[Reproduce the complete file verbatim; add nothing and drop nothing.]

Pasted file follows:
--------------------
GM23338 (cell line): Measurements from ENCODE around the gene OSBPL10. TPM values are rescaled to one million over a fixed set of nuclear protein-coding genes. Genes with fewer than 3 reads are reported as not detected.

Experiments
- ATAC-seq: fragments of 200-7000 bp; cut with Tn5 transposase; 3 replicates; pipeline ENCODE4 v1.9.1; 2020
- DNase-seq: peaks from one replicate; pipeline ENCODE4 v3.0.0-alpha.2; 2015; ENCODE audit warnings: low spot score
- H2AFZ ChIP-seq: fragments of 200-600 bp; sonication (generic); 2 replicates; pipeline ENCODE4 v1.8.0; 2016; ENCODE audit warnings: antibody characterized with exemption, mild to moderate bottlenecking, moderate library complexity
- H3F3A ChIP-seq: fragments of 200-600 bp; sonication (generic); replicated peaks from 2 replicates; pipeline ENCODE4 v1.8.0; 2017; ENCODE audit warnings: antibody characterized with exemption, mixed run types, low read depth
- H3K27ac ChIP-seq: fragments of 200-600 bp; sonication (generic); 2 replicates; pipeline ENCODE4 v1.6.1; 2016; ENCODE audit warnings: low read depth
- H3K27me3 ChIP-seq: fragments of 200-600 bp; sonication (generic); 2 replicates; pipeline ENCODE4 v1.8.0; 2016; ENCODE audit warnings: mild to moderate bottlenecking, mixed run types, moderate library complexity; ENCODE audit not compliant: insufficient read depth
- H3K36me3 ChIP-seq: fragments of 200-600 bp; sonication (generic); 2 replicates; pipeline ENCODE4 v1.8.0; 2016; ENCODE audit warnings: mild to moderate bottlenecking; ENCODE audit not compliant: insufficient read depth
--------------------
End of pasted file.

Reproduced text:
GM23338 (cell line): Measurements from ENCODE around the gene OSBPL10. TPM values are rescaled to one million over a fixed set of nuclear protein-coding genes. Genes with fewer than 3 reads are reported as not detected.

Experiments
- ATAC-seq: fragments of 200-7000 bp; cut with Tn5 transposase; 3 replicates; pipeline ENCODE4 v1.9.1; 2020
- DNase-seq: peaks from one replicate; pipeline ENCODE4 v3.0.0-alpha.2; 2015; ENCODE audit warnings: low spot score
- H2AFZ ChIP-seq: fragments of 200-600 bp; sonication (generic); 2 replicates; pipeline ENCODE4 v1.8.0; 2016; ENCODE audit warnings: antibody characterized with exemption, mild to moderate bottlenecking, moderate library complexity
- H3F3A ChIP-seq: fragments of 200-600 bp; sonication (generic); replicated peaks from 2 replicates; pipeline ENCODE4 v1.8.0; 2017; ENCODE audit warnings: antibody characterized with exemption, mixed run types, low read depth
- H3K27ac ChIP-seq: fragments of 200-600 bp; sonication (generic); 2 replicates; pipeline ENCODE4 v1.6.1; 2016; ENCODE audit warnings: low read depth
- H3K27me3 ChIP-seq: fragments of 200-600 bp; sonication (generic); 2 replicates; pipeline ENCODE4 v1.8.0; 2016; ENCODE audit warnings: mild to moderate bottlenecking, mixed run types, moderate library complexity; ENCODE audit not compliant: insufficient read depth
- H3K36me3 ChIP-seq: fragments of 200-600 bp; sonication (generic); 2 replicates; pipeline ENCODE4 v1.8.0; 2016; ENCODE audit warnings: mild to moderate bottlenecking; ENCODE audit not compliant: insufficient read depth